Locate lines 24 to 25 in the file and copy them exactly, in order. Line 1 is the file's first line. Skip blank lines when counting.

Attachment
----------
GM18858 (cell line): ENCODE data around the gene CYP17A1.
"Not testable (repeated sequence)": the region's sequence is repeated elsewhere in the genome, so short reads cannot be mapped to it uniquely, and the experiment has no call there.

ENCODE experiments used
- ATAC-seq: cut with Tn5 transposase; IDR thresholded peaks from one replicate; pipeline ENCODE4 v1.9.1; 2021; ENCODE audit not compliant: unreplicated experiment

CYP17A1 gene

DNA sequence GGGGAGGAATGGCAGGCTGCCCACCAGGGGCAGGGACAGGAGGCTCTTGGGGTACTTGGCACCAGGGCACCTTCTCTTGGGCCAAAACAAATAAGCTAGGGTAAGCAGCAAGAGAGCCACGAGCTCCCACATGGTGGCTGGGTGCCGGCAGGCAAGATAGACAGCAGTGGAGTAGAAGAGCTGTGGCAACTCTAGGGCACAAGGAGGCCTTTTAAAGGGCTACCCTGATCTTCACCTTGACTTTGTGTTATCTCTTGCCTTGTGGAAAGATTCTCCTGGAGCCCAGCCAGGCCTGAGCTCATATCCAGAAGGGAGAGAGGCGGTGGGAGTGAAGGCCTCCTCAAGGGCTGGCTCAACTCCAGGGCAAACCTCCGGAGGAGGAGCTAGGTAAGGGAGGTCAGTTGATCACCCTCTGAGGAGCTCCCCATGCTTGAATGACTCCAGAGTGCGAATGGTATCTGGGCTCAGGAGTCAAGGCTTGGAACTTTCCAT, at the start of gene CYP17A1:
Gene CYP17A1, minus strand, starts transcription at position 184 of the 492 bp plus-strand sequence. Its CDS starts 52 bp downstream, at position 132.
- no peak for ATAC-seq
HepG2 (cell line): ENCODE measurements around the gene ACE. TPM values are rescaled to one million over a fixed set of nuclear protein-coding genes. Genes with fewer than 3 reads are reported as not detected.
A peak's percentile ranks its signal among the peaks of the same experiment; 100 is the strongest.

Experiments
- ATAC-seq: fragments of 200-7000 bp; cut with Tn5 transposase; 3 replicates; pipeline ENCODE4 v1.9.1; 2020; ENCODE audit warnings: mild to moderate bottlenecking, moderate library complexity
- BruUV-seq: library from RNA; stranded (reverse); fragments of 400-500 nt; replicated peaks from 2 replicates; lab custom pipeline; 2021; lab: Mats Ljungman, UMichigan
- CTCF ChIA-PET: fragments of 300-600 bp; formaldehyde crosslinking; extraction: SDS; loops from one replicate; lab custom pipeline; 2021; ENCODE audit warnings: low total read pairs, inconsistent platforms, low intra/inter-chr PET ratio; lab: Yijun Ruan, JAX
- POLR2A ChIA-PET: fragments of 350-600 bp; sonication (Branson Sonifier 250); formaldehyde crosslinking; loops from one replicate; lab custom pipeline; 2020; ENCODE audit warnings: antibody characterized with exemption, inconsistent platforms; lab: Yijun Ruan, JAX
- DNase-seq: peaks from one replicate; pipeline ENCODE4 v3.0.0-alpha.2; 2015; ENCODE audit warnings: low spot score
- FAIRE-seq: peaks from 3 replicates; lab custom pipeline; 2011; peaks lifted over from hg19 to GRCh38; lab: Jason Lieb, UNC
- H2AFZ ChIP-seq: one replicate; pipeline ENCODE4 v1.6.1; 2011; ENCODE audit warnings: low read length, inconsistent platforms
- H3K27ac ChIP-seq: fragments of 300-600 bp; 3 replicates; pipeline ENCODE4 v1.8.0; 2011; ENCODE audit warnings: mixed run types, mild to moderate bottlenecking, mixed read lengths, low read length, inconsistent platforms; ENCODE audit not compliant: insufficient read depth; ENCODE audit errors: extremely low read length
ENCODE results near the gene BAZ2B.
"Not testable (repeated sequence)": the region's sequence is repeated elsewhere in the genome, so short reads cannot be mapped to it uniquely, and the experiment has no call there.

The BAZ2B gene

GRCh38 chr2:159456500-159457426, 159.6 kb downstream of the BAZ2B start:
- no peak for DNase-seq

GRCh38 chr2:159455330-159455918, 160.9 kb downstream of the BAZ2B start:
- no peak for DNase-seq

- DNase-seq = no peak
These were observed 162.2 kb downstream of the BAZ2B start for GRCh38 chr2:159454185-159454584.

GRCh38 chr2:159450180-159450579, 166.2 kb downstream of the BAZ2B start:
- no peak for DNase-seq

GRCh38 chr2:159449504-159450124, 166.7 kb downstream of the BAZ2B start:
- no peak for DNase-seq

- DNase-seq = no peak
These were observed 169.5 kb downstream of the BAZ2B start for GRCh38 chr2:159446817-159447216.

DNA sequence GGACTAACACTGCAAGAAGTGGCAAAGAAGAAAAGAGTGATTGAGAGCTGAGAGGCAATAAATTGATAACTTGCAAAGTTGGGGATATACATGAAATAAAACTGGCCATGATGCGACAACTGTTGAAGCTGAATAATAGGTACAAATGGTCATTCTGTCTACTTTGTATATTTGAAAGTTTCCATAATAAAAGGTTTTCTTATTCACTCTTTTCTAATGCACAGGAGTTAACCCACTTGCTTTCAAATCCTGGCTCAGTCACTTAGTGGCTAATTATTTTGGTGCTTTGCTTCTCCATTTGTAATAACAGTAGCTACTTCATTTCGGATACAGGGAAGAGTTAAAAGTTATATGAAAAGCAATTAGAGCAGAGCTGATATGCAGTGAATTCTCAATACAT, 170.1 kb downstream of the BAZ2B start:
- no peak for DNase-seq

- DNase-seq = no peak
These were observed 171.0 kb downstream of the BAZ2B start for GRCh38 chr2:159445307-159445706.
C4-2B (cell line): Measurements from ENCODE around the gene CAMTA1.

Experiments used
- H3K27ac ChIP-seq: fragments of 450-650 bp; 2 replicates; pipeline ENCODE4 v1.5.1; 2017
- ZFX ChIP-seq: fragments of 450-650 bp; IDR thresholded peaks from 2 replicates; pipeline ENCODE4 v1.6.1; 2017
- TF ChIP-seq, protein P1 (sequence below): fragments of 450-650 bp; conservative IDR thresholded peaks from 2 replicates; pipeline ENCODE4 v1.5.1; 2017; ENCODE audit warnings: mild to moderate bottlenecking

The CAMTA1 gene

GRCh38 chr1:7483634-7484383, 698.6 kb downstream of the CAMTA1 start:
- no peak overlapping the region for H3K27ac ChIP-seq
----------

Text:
- no peak for DNase-seq

GRCh38 chr2:159455330-159455918, 160.9 kb downstream of the BAZ2B start: